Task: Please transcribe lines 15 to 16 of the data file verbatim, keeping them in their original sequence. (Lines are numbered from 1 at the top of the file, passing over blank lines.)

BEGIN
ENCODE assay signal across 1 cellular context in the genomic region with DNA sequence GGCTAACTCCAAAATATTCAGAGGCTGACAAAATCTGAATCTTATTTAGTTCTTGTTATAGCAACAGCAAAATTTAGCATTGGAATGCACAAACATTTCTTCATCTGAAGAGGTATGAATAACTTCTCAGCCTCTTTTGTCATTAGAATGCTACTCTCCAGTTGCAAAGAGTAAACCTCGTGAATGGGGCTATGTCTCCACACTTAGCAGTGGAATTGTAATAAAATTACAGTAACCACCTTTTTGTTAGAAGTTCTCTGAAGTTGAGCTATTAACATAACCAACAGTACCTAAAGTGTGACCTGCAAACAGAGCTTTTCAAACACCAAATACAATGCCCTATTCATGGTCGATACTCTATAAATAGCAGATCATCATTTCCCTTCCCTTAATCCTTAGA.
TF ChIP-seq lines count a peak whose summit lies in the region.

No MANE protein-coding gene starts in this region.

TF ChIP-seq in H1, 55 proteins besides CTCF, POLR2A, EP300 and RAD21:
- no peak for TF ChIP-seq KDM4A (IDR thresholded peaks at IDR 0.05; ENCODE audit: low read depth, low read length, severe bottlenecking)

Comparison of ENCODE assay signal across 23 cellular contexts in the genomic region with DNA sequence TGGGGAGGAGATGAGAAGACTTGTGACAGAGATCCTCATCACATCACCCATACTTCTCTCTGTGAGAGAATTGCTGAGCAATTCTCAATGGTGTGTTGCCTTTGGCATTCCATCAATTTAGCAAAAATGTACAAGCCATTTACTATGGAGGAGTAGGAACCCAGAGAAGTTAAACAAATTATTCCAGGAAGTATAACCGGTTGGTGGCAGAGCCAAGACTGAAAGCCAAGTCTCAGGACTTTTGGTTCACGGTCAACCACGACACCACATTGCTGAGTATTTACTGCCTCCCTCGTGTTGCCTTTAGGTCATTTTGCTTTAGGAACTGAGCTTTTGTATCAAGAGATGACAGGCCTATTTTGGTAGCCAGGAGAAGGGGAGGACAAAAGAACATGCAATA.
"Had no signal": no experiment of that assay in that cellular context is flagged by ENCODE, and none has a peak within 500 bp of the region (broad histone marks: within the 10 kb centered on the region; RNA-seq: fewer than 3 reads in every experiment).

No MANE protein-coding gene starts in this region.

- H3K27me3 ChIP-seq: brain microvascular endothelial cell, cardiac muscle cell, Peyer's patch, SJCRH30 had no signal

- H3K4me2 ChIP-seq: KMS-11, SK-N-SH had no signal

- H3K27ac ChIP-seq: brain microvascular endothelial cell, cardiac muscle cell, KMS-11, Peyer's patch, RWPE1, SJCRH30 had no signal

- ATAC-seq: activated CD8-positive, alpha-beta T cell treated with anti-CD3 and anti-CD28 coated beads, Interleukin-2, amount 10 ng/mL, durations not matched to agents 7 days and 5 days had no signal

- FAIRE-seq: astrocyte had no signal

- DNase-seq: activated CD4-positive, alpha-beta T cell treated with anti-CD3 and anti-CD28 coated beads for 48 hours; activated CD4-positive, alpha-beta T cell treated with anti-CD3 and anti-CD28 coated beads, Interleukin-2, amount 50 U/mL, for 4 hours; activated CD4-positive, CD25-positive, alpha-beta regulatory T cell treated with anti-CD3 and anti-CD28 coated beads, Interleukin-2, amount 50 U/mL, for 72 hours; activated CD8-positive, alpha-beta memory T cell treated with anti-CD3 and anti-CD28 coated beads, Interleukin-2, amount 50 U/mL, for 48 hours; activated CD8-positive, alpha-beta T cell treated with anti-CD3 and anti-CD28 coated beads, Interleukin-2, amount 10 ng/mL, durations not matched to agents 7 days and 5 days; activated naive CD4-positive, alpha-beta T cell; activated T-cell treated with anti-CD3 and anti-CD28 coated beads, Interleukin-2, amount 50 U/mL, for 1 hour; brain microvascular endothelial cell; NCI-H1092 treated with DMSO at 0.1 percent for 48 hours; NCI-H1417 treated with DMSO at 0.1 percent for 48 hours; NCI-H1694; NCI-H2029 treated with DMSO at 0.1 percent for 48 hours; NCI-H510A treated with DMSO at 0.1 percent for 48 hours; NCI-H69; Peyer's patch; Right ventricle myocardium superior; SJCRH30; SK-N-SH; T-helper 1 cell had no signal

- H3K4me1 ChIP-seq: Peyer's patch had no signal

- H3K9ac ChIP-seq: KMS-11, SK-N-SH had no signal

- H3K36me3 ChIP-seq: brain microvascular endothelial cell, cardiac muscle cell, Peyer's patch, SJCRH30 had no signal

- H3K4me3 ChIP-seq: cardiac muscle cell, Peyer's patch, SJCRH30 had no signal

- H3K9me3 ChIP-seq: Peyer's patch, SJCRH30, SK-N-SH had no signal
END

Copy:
- H3K4me1 ChIP-seq: Peyer's patch had no signal

- H3K9ac ChIP-seq: KMS-11, SK-N-SH had no signal